Amid the hustle and bustle of organizing community events, Clare Agnew always feels more assured when her younger brother Bob is at her side.
“I always feel comfortable and confident whenever he is in the room,” says Clare, the director of community services in Morden, Man. “He always has my back, and he’s calming and supportive.”
If you take a straw poll of the individuals who know Bob Agnew well – friends, family, players he’s coached and employees – you are bound to hear praise for the 53-year-old's ability of being a calming presence in any situation.
Bob says the trait serves him well in his day job as manager of the Manitoba Public Insurance branch in Winkler – a post he has held for 16 years – and has helped him build rapport with different generations of hockey players.
He believes establishing a person-to-person connection is a substantial component of effective coaching.
“So much of it is being a people person,” says Bob, who started his coaching career with the Peewee team in Morden in 1988. “Once [the player] trusts you and is comfortable with you, the hockey part of it is so much easier to share and for them to pick up.”
Mark Thiessen, Bob’s friend of 45 years, says players always “migrate towards Bob.”
“He listens to what players say and want to say and gives his advice from that,” says Thiessen, a coaching colleague of Bob’s with the 2009-10 Winkler Flyers and 2013-14 Morden Senior A Redskins. “He is such an easy guy to talk to all the time. Some kids like to be talked to sternly, and he can do that if he has to, but he is more of a listening, calm guy.”
An assistant coach with the Pembina Valley Bantam AAA Hawks this season, Bob has no issue investing time into supporting his players in whatever way they need. Spending time with youth energizes him.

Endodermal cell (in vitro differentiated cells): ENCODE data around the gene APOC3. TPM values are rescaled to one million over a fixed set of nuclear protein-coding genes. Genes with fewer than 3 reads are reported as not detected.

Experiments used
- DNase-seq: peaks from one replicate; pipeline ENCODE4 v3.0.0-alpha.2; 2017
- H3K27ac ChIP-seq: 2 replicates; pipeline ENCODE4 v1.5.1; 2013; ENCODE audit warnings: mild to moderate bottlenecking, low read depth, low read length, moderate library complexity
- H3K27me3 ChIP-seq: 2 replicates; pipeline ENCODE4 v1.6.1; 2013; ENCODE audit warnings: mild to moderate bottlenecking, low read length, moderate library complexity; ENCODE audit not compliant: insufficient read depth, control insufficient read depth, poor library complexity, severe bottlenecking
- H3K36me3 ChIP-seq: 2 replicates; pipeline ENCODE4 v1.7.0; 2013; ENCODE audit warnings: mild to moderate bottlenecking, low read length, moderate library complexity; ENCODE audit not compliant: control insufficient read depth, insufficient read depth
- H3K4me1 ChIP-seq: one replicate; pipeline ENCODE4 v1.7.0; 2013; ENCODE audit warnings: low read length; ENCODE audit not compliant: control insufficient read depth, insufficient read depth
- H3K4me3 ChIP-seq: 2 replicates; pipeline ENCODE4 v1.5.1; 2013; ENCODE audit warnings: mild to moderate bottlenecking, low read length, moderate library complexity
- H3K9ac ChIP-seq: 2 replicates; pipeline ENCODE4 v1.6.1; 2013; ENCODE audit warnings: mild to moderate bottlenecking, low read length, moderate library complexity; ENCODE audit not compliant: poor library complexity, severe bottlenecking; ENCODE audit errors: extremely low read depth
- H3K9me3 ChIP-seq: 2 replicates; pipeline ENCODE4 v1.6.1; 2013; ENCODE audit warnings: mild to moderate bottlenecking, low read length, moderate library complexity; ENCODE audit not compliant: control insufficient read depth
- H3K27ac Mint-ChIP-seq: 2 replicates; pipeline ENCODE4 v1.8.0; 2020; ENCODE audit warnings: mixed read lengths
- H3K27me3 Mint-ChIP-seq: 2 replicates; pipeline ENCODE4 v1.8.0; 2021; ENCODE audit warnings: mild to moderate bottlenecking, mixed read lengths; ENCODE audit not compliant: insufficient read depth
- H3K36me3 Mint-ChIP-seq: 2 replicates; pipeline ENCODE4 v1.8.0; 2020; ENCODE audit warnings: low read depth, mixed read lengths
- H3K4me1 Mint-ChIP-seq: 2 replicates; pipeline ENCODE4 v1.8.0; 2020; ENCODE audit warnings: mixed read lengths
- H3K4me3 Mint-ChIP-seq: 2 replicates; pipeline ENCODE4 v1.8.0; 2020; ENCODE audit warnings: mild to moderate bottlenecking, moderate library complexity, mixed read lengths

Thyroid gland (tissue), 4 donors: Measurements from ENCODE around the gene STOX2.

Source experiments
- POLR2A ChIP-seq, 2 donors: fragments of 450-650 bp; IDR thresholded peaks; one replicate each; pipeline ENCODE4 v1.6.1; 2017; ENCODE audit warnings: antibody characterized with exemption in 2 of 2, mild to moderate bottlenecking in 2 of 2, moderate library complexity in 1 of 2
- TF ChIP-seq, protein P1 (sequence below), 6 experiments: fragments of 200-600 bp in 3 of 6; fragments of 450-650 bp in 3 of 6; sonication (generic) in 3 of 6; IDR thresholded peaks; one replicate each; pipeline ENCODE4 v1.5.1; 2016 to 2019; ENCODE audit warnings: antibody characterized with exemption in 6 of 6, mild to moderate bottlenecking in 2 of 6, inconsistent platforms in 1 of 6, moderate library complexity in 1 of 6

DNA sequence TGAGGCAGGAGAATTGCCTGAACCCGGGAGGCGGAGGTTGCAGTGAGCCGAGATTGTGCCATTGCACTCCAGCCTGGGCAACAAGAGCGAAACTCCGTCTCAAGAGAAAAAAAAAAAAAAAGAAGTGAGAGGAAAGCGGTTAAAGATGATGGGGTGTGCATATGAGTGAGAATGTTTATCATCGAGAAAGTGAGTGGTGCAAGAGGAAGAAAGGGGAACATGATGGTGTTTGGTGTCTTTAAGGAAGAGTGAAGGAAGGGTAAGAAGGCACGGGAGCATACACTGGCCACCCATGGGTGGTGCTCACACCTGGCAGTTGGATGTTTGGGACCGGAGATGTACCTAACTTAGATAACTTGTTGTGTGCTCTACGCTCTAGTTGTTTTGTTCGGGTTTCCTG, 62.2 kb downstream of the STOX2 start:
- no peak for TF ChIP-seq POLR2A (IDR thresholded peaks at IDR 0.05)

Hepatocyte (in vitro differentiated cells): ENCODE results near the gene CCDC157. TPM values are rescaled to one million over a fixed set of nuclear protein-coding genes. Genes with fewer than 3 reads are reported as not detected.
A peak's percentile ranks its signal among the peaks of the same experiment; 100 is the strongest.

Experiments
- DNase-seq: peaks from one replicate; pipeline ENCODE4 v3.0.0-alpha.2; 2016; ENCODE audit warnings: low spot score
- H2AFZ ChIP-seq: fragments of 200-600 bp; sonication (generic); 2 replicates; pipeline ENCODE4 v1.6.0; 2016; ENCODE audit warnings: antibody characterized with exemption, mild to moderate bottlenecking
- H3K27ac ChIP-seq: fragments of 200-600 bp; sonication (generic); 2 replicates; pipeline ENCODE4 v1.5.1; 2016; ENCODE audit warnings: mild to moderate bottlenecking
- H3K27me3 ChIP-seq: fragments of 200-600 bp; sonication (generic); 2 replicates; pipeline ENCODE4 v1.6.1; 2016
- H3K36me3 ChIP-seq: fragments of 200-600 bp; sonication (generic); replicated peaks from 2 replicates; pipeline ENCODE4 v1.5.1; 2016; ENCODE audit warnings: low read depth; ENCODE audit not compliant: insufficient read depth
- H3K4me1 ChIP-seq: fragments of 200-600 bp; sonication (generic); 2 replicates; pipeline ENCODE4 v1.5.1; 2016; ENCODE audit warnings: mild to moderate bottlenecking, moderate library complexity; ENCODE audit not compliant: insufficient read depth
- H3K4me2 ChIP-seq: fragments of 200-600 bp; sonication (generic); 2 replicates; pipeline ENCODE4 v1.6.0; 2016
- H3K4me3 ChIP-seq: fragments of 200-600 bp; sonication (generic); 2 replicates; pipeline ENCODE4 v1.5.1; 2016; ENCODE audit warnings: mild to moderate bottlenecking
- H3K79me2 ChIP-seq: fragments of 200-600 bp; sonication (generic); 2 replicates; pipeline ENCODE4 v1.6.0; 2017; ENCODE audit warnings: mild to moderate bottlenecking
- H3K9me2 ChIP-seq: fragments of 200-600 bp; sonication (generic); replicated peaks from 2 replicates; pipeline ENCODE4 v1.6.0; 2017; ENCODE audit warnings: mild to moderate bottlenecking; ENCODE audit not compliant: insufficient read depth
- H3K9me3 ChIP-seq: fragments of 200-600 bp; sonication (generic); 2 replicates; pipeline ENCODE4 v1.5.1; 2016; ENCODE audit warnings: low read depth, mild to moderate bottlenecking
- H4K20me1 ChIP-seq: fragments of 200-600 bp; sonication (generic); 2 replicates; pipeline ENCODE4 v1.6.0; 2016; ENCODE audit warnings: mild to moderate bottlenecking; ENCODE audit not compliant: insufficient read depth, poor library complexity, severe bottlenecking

His career highlights are not any particular game or tournament. He is most proud of the relationships he has cultivated.
“I still see kids I coached in minor hockey several years ago, and to have that continued interaction is special. Some of the kids I coached when I was younger are now coaches, which I think is awesome. It has even gotten to the point that one of the kids I coached with the Peewee team has his son trying out for the team I’m coaching this year.”
Morden, Pembina Valley, Thompson and Winkler are just some of the communities Bob has imprinted during his long hockey career. In addition to serving as a coach, Bob has assisted teams with tryouts, player evaluations and developing practice plans.
He took a classic path into being a hockey lifer: His passion for the game was sparked by playing on outdoor ponds and in the family driveway in his early years. There were quite a few participants available for the family scrimmages – Clare and Bob are the two youngest of six children born to Bill and Barb Agnew.
One of Clare’s fond childhood memories was challenging Bob to a race at an outdoor rink with her skating forwards and him skating backwards – Bob got the better of his big sister that day.
Years after those friendly on-ice battles, Clare and Bob continue to volunteer together. They avidly support the MS Walk in Morden and have worked hockey events such as the 2010 World Under-17 Hockey Challenge, 2017 Esso Cup and upcoming 2019 National Women’s Under-18 Championship.
Bob, who also gives his time to supporting female softball, curling and golf events, says volunteering has become instinctual to him.
“I don’t even think you realize you’re doing it – you just do it. If there is an event coming to town, it's a given you’re going to sign up and help. To me, that’s small-town living.”
Thiessen and Clare both are pleased that Bob always steps up to help out as he is a respected ambassador for Morden hockey and the community as a whole.